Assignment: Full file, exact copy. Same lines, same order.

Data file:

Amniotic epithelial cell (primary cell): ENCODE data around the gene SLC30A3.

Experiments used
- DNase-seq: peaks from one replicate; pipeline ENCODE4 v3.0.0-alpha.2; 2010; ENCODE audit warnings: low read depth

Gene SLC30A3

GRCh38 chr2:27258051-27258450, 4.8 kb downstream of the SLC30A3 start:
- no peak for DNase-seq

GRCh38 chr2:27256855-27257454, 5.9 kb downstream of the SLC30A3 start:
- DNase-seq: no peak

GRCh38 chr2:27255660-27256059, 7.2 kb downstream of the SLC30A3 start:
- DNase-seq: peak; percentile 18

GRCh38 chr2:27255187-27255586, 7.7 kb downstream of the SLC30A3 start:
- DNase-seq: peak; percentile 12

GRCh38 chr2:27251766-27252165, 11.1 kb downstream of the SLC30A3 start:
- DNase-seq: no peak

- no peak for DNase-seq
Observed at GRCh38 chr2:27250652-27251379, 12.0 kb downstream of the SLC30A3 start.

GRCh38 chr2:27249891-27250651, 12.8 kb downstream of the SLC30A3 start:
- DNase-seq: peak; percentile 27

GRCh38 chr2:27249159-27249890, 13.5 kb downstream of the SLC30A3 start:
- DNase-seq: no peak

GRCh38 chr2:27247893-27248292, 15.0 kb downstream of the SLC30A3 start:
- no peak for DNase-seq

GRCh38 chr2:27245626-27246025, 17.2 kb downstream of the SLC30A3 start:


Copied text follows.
Amniotic epithelial cell (primary cell): ENCODE data around the gene SLC30A3.

Experiments used
- DNase-seq: peaks from one replicate; pipeline ENCODE4 v3.0.0-alpha.2; 2010; ENCODE audit warnings: low read depth

Gene SLC30A3

GRCh38 chr2:27258051-27258450, 4.8 kb downstream of the SLC30A3 start:
- no peak for DNase-seq

GRCh38 chr2:27256855-27257454, 5.9 kb downstream of the SLC30A3 start:
- DNase-seq: no peak

GRCh38 chr2:27255660-27256059, 7.2 kb downstream of the SLC30A3 start:
- DNase-seq: peak; percentile 18

GRCh38 chr2:27255187-27255586, 7.7 kb downstream of the SLC30A3 start:
- DNase-seq: peak; percentile 12

GRCh38 chr2:27251766-27252165, 11.1 kb downstream of the SLC30A3 start:
- DNase-seq: no peak

- no peak for DNase-seq
Observed at GRCh38 chr2:27250652-27251379, 12.0 kb downstream of the SLC30A3 start.

GRCh38 chr2:27249891-27250651, 12.8 kb downstream of the SLC30A3 start:
- DNase-seq: peak; percentile 27

GRCh38 chr2:27249159-27249890, 13.5 kb downstream of the SLC30A3 start:
- DNase-seq: no peak

GRCh38 chr2:27247893-27248292, 15.0 kb downstream of the SLC30A3 start:
- no peak for DNase-seq

GRCh38 chr2:27245626-27246025, 17.2 kb downstream of the SLC30A3 start: